Vacation home interiors shouldn’t distract
ATLANTA – When you’re paying for the view, a vacation home doesn’t need to have fussy decor or over-the-top interiors that distract from the lake setting.
“That’s the reason why they’re buying the house,” said Alicia Mooney-Macchia, owner of Alicia Mooney Interiors, an interior designer at Lake Oconee, Ga., and throughout metro Atlanta. “What you want to do is walk in the house and look straight back at the view.”
Heavy fabrics and details such as fringe on furniture are out, replaced with clean lines, linen fabrics and neutral colors, she said.
Still, vacation homes don’t have to be shabby or suffer from the bare-bones look of a college apartment. Lake home style can enhance the serene environment while maintaining functionality for friends and family.
“The layouts are more efficient and effective,” said Dan Jones, owner of Jones and Jones Premier Builders and president of the Lake Oconee Builders Association. “There’s not as much wasted square footage. Obviously, openness is a continuing trend, and less walls.”
Carol Morrison, who owns a vacation home with husband Ken on the 10th hole of the Harbor Club golf course at Lake Oconee, said they used minimal window treatments to keep the house open and emphasize the view.
The desire for openness even extends to decisions about placing stair rails so they don’t obstruct the view. Builders, interior designers and homeowners shared other ways to decorate vacation homes with the scenery in mind:
Using nautical decor
You don’t want to get seasick at your lake home. If you want to give a nod to the water setting and participate in the nautical trend in homes and fashion, Mooney-Macchia advises against creating a “lake room.” Instead, keep it simple.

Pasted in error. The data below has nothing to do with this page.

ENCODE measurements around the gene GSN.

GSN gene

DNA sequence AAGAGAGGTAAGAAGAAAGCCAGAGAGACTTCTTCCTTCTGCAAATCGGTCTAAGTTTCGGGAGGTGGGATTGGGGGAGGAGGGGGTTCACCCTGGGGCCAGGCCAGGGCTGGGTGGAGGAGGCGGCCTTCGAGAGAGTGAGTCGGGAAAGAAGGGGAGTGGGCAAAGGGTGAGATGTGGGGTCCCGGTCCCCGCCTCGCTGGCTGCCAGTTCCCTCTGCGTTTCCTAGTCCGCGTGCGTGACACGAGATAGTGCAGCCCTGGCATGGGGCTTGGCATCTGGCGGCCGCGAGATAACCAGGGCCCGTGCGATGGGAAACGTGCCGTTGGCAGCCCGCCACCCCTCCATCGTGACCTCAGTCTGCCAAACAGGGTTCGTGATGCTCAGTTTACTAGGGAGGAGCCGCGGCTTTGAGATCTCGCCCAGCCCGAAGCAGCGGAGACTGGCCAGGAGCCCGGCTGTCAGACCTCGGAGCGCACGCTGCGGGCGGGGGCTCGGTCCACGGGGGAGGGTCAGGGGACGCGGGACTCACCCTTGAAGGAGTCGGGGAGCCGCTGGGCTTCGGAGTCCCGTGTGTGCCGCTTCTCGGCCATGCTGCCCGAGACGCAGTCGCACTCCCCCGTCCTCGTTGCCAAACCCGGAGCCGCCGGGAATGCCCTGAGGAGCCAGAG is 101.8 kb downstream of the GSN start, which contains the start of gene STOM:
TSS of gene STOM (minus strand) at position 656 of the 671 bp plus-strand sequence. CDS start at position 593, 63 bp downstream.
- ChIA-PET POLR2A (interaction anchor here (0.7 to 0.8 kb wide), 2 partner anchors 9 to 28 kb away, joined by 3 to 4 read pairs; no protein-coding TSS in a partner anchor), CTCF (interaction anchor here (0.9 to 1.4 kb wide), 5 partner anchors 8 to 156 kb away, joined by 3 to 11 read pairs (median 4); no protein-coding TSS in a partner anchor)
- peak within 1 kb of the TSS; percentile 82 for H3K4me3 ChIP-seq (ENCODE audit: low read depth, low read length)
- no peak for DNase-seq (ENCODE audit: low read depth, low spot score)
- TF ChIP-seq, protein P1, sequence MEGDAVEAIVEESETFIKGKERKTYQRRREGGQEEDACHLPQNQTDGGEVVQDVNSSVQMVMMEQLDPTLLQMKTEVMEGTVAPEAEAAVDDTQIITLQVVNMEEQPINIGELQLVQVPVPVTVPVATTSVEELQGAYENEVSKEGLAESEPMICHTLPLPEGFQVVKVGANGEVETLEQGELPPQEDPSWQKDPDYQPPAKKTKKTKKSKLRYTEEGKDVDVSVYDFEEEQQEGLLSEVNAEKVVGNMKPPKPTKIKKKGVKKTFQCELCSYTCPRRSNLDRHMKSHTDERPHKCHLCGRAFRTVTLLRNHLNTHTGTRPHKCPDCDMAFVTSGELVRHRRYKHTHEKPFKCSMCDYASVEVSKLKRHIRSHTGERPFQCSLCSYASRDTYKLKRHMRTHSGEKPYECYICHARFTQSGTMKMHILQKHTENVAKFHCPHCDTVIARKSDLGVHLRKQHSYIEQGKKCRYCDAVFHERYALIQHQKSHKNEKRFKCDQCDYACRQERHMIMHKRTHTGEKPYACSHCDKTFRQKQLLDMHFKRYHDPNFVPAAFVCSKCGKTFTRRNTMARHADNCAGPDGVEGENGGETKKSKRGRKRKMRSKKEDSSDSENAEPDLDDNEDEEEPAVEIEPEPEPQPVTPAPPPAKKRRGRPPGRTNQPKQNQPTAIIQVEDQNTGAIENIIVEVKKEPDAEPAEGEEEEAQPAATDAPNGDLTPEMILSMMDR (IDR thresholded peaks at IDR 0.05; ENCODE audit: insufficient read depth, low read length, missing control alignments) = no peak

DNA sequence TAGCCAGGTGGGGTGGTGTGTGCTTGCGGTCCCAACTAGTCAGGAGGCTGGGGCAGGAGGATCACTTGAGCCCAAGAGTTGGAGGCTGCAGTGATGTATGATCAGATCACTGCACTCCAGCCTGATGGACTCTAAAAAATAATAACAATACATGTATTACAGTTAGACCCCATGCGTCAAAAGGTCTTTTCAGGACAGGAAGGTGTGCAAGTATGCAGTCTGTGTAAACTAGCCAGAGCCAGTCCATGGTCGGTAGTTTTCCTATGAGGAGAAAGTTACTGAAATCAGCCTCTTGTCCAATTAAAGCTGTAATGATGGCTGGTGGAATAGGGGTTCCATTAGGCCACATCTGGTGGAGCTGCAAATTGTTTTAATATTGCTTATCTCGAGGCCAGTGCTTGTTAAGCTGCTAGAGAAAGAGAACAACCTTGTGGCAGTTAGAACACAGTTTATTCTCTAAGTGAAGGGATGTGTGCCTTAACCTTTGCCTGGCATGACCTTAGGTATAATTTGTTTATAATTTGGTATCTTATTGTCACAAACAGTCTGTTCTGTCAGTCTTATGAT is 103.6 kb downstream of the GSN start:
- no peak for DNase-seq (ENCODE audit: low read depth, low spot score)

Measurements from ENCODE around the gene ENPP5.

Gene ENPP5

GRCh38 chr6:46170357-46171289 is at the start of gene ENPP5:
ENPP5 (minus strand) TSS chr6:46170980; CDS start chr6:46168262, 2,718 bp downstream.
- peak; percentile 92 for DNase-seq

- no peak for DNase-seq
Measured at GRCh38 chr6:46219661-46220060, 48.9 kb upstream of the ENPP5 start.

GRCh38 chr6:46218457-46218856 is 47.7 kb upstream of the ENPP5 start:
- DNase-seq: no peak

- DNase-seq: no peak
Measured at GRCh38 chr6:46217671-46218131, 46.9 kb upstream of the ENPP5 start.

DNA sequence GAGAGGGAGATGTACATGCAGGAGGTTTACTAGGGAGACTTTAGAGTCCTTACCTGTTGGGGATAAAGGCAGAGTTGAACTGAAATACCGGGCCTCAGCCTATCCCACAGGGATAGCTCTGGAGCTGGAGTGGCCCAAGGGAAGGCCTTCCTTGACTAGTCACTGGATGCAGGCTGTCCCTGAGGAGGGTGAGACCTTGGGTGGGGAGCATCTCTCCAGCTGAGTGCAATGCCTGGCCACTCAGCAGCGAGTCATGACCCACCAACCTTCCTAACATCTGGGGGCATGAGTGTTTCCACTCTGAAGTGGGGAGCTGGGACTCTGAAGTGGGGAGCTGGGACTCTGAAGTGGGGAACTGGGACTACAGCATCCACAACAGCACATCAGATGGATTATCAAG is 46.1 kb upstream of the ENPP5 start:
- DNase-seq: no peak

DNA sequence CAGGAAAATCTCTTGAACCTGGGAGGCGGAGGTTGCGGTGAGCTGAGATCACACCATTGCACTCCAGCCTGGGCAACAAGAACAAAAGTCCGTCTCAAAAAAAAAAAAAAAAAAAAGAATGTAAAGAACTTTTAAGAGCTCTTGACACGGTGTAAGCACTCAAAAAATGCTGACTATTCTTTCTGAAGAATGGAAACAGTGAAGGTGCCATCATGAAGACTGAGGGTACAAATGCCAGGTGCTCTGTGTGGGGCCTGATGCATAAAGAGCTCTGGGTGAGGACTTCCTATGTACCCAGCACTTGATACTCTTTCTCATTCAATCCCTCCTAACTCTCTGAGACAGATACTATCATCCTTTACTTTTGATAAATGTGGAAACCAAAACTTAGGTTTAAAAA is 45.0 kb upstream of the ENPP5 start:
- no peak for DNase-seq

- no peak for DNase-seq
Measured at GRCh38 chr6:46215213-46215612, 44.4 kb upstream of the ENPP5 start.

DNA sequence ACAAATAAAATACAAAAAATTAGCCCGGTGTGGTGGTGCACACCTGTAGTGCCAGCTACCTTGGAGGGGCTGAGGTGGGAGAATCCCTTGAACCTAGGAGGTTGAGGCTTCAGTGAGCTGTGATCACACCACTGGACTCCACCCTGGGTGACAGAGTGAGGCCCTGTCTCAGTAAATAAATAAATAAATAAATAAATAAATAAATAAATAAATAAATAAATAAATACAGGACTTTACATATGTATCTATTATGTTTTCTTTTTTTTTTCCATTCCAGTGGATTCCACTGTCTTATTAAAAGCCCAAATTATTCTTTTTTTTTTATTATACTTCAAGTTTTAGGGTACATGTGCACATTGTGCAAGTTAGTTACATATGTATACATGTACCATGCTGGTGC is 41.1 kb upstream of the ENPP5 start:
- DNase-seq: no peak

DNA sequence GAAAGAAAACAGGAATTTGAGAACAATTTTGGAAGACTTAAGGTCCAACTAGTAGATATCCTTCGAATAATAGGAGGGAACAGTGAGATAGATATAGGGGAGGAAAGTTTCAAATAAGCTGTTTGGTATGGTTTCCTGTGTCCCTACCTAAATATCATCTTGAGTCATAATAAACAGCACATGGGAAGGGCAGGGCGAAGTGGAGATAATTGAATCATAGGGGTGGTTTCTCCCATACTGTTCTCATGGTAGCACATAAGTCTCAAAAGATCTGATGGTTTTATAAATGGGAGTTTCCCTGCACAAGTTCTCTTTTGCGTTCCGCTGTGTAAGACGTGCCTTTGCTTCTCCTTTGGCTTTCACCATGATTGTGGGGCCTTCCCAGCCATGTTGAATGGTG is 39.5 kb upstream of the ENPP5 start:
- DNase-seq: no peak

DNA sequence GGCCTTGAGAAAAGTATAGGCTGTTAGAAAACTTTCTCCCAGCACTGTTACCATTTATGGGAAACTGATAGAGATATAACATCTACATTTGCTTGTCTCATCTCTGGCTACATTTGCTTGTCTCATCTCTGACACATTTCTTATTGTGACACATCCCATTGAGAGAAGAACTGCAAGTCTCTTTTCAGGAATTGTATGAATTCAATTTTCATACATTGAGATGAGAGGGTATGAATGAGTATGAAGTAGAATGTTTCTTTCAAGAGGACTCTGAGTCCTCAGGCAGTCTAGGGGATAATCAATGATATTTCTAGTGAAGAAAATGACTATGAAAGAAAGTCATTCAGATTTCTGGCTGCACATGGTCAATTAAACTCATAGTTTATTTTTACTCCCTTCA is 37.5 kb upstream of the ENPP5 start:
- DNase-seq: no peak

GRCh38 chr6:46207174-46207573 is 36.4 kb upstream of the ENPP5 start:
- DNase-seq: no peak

She accessorizes with nautical items, such as old oars or glass fishing floats and buoys covered with netting. Or a throw pillow could have a nautical or water motif.
Making space for guests
Requests for bunk-bed rooms are rising, especially as grandparents seek to accommodate multiple grandchildren during weekends and summers.
“One of the neat things we’ve done is bunk rooms,” Jones said. “You know you’re going to be loading the house with people. Instead of a bedroom with a queen or king bed, put bunks.” He adds that the main thing to consider is ceiling height – at least 9 feet is optimal.
While much of the time is spent outdoors, homeowners are placing a greater emphasis on creating large spaces for themselves and their guests to eat indoors.
Chamberlain is seeing an increase in requests for massive tables that seat 12 to 16 people.
Neutrals keep the attention on the view, and grays are the new neutral, Mooney-Macchia said. She brings in bold splashes of orange and blue through pillows and other accessories.
Homeowners find that water-inspired hues can add to a home’s soothing setting.
“I think the best thing that you could say about it is when we have guests that come, they just totally, totally relax,” said Carol Morrison, who used a blue color scheme in her guest bedroom. “Everybody we’ve had that’s ever come to spend the night there, they’ve all thought that this is the most peaceful, relaxing stay that they’ve had.”